When the cross-domain request is made to http://whoisthisperson/ the persons cookie ID that identifies them automatically goes with it. Standard Web tacking/bug behavior. If the data is available, the persons information returns within a JSON object and loaded into the previously defined callback function.

DOMAIN: http://whoisthisperson/

var person = {

name: ‘name’,

email: ‘name’,

}

identify(person);


The result is a long-term auto-complete problem. Unless exposed users go out of their way to delete their cookies voluntarily, flash cookies and off-domain storage included, they can’t be certain their identity isn’t being shared with every site they visit. To be fair, there is no evidence that form auto-complete vulnerabilities have been actively exploited in the wild or that any such system has been established. Still for those of us who take a paranoid interest in Web security, we can keep an eye out since we know what to look for. The thought crossed my mind that maybe there is a way for a “benevolent” website to forcibly remove all of a visiting browser’s cookies across all domains. It turns out, there is.

Everything has a limit. That includes the total number of cookies a Web browser will store. For Firefox that number is 3,000. Chrome and Safari 3,500. Also take note that each hostname can set 50 cookies. The interesting part is once the browser’s global cookie cap has been reached, older cookies get evicted -- that is they are deleted to make room for new ones. An issue known by Mozilla and discussed periodically by others. Using just a single domain name (i.e. foo.com), 70 unique hostnames on that domain(i.e. 1.foo.com, 2.foo.com, etc.), each hostname setting 50 cookies, the global cookie limit can be reach in just a few seconds. Visiting Web browsers will essentially have all their cookies from all the other domains evicted. That includes session cookies, tracking cookies, and even auto-complete identification cookies should they exist. One can think of this like a generic global logout of sorts.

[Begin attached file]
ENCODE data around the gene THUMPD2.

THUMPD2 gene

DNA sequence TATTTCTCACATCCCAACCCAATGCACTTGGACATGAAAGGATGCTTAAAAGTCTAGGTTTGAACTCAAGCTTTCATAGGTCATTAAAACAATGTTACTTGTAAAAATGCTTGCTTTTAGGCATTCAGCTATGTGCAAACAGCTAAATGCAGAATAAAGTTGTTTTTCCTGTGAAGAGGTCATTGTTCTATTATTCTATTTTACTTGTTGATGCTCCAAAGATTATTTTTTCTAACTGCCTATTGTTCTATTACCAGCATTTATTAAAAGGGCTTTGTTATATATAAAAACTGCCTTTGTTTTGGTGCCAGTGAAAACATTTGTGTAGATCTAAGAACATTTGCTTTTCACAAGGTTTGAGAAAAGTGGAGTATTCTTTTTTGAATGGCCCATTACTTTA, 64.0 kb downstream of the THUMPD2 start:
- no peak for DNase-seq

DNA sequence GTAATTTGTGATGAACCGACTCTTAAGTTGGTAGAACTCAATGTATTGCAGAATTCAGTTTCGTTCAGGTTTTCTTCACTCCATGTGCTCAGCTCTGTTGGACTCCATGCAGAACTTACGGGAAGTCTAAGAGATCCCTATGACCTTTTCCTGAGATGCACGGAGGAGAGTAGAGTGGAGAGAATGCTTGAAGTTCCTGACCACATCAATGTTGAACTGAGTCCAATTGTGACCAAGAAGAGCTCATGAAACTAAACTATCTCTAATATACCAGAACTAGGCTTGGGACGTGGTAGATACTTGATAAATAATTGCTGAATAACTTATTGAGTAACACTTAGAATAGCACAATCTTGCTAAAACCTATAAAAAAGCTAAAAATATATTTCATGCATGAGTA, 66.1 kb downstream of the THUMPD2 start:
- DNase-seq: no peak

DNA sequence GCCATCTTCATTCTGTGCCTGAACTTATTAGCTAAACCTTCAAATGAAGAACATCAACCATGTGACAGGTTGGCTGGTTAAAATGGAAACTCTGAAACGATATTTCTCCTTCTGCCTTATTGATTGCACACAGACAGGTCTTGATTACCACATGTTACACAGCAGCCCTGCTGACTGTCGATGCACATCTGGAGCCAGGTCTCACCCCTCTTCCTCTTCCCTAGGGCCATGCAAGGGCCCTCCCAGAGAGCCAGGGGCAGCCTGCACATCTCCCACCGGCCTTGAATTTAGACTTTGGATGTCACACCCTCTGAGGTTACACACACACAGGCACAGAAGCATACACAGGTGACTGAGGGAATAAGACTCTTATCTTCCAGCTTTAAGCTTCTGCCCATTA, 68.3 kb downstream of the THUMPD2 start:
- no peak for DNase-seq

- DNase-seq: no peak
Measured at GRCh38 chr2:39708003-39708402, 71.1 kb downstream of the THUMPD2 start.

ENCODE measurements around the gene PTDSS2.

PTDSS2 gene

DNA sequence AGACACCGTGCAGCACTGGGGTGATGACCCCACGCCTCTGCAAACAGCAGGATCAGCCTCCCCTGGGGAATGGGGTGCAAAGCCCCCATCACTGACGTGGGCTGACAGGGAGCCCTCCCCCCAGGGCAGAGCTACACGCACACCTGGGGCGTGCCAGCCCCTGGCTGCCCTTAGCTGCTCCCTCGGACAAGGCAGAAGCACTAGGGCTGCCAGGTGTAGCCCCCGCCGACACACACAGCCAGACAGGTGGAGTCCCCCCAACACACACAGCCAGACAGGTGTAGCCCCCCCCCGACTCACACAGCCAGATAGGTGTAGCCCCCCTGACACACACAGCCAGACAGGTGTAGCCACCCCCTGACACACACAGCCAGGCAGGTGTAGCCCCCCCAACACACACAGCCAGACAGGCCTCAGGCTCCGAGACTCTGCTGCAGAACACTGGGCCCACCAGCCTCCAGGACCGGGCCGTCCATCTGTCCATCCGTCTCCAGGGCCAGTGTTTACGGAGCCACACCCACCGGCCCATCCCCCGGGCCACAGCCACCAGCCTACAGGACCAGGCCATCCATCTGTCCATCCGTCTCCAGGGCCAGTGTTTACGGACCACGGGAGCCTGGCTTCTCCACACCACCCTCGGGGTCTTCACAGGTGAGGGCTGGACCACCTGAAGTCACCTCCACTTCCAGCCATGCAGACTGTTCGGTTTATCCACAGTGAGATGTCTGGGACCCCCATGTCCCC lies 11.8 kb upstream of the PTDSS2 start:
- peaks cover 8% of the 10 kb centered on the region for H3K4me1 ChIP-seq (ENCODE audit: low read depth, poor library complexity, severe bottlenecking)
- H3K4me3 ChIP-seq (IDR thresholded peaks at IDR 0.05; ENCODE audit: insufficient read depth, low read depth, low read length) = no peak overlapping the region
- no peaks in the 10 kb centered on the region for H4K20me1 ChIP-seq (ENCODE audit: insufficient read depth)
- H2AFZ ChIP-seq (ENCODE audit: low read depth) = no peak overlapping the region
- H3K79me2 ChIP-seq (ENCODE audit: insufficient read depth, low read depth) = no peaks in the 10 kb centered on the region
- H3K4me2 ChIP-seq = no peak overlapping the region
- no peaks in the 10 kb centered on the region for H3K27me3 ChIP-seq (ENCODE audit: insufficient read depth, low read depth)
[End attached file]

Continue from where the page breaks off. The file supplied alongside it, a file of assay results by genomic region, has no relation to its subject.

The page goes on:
The following code is the most performance enhanced way I’ve found to perform cookie eviction.

Landing Page on http://www.foo.com/
Setup wildcard DNS to make things easy.

<* script>

for (var i = 1; i <= 70; i++) {

img = new Image();

img.src = “http://” + i + ".foo.com/addcookie?";

}

<* /script>


Each image object will execute this perl script to load-up 50 cookies

#!/usr/local/bin/perl -w
use strict;


print "P3P: CP=\"IDC DSP COR ADM DEVi TAIi PSA PSD IVAi IVDi CONi HIS OUR IND CNT\";\n";

print "Set-Cookie: cname_1=_cvalue1;\n";

print "Set-Cookie: cname_2=_cvalue2;\n";

print "Set-Cookie: cname_3=_cvalue3;\n";


... to 50

It is really just that simple. Check out the video.

video

Stealing AutoComplete form data in Internet Explorer 6 & 7

At the time of this writing Internet Explorer 6 & 7 collectively command 29% market share (~500M users), making them STILL the world’s most widely used Web browser when combined together. Similar to the recent Safari AutoFill vulnerability, a malicious website may surreptitiously obtain an IE 6 & 7 users private information including their name (aliases), addresses, telephone numbers, credit card numbers, place of work, job title, search terms, secret questions & answers, etc. by simply abusing HTML form AutoComplete functionality. Furthermore, the attack may succeed even if the user has never been to the malicious website or provided any personal information.